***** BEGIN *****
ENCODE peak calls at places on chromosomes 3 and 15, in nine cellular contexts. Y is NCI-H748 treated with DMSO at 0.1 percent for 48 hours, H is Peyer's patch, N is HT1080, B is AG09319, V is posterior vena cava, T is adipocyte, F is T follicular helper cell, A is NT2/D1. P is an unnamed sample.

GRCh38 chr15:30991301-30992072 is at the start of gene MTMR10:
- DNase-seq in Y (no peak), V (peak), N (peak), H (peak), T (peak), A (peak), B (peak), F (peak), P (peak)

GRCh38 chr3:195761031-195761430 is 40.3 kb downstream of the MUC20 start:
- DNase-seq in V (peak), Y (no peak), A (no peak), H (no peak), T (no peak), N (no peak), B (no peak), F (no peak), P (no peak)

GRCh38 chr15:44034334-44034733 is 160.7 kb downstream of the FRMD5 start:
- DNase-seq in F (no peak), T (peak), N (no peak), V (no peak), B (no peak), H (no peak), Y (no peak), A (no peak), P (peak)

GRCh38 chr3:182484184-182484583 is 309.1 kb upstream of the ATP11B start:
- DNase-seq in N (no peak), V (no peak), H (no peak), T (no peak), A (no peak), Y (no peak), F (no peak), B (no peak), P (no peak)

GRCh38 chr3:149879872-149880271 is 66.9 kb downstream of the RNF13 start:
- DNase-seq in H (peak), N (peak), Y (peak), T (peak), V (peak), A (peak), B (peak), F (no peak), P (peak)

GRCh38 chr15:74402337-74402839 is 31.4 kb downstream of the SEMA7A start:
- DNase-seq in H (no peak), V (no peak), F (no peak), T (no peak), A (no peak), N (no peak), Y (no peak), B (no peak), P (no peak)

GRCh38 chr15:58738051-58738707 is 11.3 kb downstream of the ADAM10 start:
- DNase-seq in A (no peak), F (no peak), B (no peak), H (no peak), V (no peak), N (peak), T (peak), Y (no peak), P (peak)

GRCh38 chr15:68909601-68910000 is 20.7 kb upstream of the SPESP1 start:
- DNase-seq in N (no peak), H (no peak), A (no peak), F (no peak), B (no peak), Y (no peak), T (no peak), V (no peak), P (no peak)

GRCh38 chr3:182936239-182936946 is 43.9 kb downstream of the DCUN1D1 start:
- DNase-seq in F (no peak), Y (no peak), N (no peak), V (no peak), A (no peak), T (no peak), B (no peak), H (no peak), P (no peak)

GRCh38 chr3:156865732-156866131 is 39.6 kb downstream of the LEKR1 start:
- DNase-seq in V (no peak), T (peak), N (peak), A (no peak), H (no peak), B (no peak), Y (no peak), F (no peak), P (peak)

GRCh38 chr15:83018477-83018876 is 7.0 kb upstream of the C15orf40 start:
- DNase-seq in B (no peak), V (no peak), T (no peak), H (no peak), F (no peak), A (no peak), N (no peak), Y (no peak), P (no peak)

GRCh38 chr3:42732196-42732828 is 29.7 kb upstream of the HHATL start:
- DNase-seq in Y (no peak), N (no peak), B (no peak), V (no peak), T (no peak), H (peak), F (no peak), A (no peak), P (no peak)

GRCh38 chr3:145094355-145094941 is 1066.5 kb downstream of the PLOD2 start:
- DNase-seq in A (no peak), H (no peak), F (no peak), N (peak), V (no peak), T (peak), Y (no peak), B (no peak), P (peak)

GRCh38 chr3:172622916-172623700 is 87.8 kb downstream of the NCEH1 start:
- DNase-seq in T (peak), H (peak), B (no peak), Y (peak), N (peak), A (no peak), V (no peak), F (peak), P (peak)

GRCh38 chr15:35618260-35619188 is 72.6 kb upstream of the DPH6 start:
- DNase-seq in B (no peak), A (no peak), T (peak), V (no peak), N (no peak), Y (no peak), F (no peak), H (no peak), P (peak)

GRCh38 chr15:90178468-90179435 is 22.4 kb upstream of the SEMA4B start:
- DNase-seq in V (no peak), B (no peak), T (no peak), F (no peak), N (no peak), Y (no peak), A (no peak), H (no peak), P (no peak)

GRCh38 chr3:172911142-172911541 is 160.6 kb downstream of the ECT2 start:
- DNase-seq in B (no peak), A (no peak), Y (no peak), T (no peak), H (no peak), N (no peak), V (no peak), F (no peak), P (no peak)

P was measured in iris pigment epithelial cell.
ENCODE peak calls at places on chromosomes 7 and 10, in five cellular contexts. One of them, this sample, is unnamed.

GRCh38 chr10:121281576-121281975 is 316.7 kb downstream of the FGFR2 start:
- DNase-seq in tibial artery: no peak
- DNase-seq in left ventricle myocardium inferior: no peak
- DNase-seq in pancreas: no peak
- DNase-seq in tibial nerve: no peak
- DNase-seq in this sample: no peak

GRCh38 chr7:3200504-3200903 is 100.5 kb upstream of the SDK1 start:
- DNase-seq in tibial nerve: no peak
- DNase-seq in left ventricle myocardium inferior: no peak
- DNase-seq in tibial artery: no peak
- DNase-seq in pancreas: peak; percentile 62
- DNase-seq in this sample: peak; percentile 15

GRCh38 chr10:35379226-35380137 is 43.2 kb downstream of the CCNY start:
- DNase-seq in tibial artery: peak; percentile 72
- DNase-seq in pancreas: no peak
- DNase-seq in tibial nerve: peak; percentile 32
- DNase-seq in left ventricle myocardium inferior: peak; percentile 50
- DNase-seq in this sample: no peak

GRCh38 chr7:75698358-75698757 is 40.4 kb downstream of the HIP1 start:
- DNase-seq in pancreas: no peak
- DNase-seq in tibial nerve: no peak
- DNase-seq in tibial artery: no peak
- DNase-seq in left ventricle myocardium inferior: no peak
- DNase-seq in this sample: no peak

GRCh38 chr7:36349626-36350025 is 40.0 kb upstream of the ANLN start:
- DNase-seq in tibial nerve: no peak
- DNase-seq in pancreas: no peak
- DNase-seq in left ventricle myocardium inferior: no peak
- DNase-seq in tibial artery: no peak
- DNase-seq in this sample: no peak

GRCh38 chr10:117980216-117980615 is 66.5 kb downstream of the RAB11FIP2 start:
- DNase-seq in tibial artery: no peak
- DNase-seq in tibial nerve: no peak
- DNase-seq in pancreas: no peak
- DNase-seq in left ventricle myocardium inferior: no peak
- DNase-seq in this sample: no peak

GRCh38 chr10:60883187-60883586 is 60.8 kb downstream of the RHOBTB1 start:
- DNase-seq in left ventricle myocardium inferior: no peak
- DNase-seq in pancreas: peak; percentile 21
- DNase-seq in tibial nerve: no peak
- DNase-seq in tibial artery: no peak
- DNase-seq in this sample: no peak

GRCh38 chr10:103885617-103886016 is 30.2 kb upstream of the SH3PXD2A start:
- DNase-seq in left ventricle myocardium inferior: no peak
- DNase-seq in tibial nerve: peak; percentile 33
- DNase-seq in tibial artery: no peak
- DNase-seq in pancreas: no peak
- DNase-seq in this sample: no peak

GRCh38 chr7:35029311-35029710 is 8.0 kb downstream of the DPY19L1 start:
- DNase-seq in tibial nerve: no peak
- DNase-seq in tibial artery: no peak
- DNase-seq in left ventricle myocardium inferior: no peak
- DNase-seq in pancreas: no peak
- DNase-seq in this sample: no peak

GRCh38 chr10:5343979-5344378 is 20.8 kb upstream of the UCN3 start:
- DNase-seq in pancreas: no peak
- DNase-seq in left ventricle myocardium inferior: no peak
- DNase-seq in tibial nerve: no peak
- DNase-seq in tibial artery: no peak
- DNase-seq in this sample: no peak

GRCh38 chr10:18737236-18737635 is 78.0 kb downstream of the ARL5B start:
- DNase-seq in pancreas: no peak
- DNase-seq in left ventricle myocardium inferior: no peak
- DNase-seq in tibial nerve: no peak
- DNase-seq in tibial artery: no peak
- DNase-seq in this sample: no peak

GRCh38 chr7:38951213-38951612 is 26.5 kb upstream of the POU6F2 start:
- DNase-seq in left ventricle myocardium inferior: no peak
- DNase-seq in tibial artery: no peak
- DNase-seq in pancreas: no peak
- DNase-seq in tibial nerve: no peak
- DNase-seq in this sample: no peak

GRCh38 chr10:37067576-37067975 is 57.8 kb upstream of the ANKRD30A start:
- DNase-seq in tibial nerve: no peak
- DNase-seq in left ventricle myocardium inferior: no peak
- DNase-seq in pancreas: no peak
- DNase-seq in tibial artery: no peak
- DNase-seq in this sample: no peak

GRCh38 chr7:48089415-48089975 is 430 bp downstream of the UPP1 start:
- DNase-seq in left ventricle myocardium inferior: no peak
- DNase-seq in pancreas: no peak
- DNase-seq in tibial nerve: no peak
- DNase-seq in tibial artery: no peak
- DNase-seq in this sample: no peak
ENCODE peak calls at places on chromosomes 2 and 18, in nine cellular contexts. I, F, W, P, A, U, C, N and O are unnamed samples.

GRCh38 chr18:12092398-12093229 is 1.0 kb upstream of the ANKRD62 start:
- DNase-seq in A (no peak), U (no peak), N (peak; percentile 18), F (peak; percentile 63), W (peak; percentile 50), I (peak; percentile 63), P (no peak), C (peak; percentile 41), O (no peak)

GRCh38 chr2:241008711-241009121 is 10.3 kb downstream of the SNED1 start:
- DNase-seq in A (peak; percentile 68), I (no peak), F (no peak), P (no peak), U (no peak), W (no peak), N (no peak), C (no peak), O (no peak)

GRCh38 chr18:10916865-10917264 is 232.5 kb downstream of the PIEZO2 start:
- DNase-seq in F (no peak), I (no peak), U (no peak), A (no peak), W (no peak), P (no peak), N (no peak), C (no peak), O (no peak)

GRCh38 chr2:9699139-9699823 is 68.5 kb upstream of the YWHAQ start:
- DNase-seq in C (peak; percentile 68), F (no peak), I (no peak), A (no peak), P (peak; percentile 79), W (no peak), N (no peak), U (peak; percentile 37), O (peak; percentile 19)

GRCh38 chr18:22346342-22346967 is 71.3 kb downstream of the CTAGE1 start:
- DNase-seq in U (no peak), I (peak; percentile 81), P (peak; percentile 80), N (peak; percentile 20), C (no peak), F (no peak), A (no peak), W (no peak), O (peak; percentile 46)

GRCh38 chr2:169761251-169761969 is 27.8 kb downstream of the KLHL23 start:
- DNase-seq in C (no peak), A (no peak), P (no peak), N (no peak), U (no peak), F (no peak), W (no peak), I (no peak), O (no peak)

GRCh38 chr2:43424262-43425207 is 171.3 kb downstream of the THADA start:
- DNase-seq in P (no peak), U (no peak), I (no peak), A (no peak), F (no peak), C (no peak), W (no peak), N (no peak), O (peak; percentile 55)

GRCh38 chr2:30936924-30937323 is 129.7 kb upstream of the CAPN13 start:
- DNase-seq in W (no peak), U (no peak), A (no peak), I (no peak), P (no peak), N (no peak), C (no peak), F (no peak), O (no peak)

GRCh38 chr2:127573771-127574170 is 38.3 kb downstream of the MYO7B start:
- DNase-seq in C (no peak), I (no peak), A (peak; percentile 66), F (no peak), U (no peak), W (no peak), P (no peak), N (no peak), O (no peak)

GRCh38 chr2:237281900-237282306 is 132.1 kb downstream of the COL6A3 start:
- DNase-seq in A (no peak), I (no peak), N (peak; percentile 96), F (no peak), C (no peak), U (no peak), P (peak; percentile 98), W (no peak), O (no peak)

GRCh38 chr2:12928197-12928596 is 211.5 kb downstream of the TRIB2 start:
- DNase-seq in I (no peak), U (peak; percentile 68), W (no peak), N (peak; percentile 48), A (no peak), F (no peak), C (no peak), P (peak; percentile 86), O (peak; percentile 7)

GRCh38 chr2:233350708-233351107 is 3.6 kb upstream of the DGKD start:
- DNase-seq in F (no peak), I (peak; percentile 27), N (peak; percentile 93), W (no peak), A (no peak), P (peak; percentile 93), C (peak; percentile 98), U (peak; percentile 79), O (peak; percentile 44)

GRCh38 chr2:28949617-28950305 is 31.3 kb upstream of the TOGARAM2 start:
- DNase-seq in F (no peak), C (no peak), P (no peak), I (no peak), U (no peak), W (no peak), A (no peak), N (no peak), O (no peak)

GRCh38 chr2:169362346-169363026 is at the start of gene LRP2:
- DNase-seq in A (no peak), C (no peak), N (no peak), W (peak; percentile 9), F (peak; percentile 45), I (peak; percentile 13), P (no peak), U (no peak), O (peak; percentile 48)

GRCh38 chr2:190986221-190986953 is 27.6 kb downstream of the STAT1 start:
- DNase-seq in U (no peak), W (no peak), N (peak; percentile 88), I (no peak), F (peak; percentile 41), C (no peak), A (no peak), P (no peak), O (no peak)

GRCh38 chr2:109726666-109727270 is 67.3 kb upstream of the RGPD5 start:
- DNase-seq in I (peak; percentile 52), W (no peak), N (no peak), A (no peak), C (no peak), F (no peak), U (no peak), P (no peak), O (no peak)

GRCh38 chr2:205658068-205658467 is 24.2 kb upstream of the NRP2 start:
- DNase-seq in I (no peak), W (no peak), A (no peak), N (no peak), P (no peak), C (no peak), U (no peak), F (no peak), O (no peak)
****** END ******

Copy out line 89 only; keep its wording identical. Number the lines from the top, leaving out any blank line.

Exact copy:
- DNase-seq in left ventricle myocardium inferior: no peak